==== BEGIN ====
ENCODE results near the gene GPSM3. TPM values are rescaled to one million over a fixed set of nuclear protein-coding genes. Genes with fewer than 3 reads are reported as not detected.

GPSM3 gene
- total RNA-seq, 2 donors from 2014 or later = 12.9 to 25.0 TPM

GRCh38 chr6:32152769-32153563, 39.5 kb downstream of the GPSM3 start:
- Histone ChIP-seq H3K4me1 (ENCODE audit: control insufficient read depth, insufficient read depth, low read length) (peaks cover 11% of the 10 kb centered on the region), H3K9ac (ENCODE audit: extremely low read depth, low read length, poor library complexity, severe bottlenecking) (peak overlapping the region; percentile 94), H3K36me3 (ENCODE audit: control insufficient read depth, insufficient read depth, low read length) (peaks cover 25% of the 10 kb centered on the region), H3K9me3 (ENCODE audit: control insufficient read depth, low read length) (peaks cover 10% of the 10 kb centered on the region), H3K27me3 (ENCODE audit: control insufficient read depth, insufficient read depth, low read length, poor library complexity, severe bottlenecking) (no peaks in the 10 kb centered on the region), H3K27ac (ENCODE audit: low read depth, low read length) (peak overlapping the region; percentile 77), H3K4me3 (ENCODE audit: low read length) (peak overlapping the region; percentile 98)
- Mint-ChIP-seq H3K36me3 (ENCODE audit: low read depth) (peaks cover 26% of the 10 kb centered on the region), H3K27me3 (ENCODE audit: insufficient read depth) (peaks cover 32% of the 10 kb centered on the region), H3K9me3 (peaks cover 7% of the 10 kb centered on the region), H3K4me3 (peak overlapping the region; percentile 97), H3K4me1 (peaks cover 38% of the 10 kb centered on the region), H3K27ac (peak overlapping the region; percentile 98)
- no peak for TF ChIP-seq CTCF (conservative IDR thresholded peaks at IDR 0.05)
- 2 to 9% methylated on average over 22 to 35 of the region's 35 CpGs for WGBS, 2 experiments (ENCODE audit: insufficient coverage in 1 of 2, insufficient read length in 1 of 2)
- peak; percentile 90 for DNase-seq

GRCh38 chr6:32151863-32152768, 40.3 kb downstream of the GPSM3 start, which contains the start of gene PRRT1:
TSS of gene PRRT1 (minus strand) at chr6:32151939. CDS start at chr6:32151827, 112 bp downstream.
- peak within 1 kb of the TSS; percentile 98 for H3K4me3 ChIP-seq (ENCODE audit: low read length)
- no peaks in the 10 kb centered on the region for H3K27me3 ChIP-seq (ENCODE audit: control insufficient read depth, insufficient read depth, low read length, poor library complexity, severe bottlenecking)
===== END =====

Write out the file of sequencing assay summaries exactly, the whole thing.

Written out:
ENCODE results near the gene GPSM3. TPM values are rescaled to one million over a fixed set of nuclear protein-coding genes. Genes with fewer than 3 reads are reported as not detected.

GPSM3 gene
- total RNA-seq, 2 donors from 2014 or later = 12.9 to 25.0 TPM

GRCh38 chr6:32152769-32153563, 39.5 kb downstream of the GPSM3 start:
- Histone ChIP-seq H3K4me1 (ENCODE audit: control insufficient read depth, insufficient read depth, low read length) (peaks cover 11% of the 10 kb centered on the region), H3K9ac (ENCODE audit: extremely low read depth, low read length, poor library complexity, severe bottlenecking) (peak overlapping the region; percentile 94), H3K36me3 (ENCODE audit: control insufficient read depth, insufficient read depth, low read length) (peaks cover 25% of the 10 kb centered on the region), H3K9me3 (ENCODE audit: control insufficient read depth, low read length) (peaks cover 10% of the 10 kb centered on the region), H3K27me3 (ENCODE audit: control insufficient read depth, insufficient read depth, low read length, poor library complexity, severe bottlenecking) (no peaks in the 10 kb centered on the region), H3K27ac (ENCODE audit: low read depth, low read length) (peak overlapping the region; percentile 77), H3K4me3 (ENCODE audit: low read length) (peak overlapping the region; percentile 98)
- Mint-ChIP-seq H3K36me3 (ENCODE audit: low read depth) (peaks cover 26% of the 10 kb centered on the region), H3K27me3 (ENCODE audit: insufficient read depth) (peaks cover 32% of the 10 kb centered on the region), H3K9me3 (peaks cover 7% of the 10 kb centered on the region), H3K4me3 (peak overlapping the region; percentile 97), H3K4me1 (peaks cover 38% of the 10 kb centered on the region), H3K27ac (peak overlapping the region; percentile 98)
- no peak for TF ChIP-seq CTCF (conservative IDR thresholded peaks at IDR 0.05)
- 2 to 9% methylated on average over 22 to 35 of the region's 35 CpGs for WGBS, 2 experiments (ENCODE audit: insufficient coverage in 1 of 2, insufficient read length in 1 of 2)
- peak; percentile 90 for DNase-seq

GRCh38 chr6:32151863-32152768, 40.3 kb downstream of the GPSM3 start, which contains the start of gene PRRT1:
TSS of gene PRRT1 (minus strand) at chr6:32151939. CDS start at chr6:32151827, 112 bp downstream.
- peak within 1 kb of the TSS; percentile 98 for H3K4me3 ChIP-seq (ENCODE audit: low read length)
- no peaks in the 10 kb centered on the region for H3K27me3 ChIP-seq (ENCODE audit: control insufficient read depth, insufficient read depth, low read length, poor library complexity, severe bottlenecking)